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    CDC examines unintentional injuries among young people

    October 24, 2012

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    Atlanta – Unintentional injuries are the leading cause of death for young people, according to a new study from the Centers for Disease Control and Prevention.

    Researchers found approximately 12,000 people 19 and younger die from unintentional injuries each year, and an additional 9 million go to the emergency department for nonfatal injuries.

    They used a calculation called “years of potential life lost” to estimate the burden to specific groups. Unintentional injuries were more prevalent among males (who had almost twice the risk of females), infants younger than 1, and people 15-19 years old.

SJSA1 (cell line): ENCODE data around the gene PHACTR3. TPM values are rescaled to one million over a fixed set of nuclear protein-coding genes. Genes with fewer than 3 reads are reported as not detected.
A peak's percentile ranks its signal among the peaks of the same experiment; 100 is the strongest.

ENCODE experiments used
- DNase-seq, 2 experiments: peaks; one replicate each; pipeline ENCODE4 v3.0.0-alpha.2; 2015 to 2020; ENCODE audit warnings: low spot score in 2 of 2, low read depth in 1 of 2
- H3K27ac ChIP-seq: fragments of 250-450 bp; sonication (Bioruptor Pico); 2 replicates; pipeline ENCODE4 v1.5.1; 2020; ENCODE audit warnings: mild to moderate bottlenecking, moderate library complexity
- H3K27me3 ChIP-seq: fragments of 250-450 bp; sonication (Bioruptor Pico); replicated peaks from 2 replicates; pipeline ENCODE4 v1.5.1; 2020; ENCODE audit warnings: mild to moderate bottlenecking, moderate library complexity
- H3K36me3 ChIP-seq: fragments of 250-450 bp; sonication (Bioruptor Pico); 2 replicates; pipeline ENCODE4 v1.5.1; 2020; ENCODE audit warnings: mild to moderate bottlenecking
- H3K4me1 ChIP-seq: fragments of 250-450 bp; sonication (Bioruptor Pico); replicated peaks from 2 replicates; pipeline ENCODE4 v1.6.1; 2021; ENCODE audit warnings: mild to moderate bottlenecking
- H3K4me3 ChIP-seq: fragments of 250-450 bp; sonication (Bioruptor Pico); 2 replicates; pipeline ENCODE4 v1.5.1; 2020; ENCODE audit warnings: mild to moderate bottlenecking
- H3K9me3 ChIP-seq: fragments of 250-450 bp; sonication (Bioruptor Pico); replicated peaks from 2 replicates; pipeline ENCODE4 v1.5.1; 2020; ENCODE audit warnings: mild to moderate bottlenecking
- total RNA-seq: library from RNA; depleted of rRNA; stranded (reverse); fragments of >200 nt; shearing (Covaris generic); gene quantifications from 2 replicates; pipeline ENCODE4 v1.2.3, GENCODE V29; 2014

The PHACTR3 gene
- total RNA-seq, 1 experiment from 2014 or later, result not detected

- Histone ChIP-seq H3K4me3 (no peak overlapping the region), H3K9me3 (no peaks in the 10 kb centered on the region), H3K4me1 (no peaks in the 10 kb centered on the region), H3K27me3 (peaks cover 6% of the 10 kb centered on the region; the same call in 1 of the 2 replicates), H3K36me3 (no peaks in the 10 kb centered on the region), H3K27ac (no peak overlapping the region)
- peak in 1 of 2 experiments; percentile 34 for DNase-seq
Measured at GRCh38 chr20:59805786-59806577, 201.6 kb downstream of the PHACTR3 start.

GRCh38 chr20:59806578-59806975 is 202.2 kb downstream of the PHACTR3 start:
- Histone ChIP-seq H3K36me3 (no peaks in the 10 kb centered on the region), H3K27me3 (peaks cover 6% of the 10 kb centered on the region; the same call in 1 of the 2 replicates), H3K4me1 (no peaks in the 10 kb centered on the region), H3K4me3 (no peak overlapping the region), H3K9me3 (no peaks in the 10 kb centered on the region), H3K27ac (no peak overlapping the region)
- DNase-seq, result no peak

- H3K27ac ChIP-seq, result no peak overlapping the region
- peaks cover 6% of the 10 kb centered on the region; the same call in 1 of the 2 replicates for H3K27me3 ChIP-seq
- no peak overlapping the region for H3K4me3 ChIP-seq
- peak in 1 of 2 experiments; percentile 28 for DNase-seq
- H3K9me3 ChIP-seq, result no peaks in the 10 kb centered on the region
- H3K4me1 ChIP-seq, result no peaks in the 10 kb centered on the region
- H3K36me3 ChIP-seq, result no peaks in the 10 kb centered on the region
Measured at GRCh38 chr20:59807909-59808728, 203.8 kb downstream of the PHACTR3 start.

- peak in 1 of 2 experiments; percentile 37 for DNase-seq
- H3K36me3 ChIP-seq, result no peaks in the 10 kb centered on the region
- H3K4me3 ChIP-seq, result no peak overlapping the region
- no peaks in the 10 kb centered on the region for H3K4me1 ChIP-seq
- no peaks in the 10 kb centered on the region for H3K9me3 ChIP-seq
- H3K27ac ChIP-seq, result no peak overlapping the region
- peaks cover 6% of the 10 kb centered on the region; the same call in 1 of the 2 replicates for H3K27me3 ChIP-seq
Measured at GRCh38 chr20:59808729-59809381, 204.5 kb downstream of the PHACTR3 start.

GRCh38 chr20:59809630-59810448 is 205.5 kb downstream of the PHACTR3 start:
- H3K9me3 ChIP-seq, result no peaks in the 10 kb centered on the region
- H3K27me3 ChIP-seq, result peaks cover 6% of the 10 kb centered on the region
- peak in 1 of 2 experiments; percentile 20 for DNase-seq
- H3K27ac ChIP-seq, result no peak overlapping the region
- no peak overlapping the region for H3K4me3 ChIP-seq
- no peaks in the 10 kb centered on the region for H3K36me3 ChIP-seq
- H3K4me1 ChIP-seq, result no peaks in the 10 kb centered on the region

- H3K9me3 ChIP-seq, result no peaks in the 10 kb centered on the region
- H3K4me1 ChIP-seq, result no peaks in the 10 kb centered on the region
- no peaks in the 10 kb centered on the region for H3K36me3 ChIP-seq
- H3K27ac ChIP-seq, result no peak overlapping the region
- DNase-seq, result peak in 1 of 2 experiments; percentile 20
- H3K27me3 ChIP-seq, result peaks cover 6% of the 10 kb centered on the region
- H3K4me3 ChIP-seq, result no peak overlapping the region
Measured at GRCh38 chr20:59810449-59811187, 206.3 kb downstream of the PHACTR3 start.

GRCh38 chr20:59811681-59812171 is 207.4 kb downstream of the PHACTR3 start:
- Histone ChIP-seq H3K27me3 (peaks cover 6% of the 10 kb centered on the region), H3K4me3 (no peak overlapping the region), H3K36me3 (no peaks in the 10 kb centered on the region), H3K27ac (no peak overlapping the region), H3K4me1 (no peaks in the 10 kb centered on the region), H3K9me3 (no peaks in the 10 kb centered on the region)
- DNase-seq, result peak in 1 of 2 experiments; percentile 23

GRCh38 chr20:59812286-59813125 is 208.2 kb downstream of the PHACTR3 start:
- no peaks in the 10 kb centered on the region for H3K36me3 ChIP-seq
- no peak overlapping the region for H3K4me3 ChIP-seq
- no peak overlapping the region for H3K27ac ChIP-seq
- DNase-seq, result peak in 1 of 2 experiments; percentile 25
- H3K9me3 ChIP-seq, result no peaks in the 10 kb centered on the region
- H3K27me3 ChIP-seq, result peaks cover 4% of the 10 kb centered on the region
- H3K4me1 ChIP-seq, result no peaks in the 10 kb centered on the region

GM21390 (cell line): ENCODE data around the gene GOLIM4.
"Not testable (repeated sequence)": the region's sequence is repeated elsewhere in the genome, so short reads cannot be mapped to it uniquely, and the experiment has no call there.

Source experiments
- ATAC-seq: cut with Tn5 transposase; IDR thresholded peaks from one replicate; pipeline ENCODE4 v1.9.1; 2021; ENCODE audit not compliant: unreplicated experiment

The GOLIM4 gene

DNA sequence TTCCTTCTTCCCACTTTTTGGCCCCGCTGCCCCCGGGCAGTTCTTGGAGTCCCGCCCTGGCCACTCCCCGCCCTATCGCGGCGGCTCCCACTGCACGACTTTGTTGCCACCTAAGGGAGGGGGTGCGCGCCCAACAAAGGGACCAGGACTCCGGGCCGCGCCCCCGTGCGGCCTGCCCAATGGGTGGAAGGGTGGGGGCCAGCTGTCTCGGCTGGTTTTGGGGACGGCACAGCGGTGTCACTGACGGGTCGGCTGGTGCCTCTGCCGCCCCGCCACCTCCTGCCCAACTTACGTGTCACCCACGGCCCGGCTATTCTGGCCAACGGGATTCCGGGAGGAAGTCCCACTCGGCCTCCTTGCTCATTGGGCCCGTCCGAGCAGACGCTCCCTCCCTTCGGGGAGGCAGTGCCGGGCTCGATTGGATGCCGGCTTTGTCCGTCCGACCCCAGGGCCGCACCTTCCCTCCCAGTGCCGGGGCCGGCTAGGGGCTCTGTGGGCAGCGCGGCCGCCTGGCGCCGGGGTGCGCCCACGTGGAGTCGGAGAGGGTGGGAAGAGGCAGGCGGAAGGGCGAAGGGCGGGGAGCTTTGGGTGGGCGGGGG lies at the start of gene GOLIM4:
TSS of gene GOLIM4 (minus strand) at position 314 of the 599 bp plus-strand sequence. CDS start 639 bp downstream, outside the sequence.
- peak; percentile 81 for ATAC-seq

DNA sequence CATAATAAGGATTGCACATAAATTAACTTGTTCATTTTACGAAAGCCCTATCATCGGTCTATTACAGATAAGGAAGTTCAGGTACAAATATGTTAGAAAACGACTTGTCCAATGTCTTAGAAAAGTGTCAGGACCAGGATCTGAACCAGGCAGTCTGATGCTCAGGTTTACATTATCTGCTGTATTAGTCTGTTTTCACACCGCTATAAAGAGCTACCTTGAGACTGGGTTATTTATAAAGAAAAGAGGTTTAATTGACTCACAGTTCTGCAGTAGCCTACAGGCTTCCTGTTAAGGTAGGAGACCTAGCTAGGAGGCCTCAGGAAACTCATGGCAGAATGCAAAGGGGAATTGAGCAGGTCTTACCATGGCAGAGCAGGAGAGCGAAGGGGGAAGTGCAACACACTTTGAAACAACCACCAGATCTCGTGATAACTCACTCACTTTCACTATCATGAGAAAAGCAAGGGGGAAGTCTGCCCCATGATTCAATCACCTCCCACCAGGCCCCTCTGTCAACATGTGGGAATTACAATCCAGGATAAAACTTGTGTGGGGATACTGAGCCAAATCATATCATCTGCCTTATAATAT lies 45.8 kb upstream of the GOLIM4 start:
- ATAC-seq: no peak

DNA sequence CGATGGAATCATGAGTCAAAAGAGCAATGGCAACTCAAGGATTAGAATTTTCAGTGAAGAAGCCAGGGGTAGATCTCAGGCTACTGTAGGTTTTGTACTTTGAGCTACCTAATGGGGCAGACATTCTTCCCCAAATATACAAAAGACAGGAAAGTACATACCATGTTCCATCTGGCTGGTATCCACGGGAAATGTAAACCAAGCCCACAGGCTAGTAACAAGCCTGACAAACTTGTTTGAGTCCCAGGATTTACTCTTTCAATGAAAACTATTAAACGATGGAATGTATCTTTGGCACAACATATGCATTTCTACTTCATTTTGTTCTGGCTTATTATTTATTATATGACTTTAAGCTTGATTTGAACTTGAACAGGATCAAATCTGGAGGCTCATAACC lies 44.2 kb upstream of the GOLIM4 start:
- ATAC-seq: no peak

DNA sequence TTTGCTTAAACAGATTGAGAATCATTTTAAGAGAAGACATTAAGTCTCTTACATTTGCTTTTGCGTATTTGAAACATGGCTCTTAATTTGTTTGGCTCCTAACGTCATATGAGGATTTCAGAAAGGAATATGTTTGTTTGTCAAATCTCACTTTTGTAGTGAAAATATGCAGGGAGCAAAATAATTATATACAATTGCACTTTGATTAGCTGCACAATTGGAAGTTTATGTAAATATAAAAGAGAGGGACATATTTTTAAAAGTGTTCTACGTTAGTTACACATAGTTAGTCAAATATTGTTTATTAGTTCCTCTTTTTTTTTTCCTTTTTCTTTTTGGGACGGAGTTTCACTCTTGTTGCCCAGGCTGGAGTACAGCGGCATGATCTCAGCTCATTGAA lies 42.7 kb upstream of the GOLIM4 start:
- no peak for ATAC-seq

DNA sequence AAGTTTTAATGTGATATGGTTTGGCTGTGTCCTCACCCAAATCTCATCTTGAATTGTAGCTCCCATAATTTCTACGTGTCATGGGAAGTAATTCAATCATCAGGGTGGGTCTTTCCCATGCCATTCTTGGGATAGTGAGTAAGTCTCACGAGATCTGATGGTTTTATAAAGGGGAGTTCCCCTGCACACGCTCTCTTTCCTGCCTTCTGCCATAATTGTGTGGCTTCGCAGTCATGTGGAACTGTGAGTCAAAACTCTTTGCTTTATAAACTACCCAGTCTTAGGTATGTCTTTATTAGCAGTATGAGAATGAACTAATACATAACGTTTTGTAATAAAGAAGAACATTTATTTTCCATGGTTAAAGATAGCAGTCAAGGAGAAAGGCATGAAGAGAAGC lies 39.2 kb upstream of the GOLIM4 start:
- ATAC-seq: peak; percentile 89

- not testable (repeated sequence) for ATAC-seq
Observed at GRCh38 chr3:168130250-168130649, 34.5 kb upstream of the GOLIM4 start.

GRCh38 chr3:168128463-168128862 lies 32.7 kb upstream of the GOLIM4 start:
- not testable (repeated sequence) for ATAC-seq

Traffic incidents contributed to 55 percent of the life-years lost, followed by suffocation and drowning.

    CDC called decreasing the number of unintentional injuries a “central challenge for public health in the United States.” Recommendations for preventing injuries include using safety belts, reducing drinking and driving, passing stronger Graduated Driver Licensing laws and encouraging safe sleep practices for infants.

    The study was published in the Oct. 19 issue of CDC’s Morbidity and Mortality Weekly Report.

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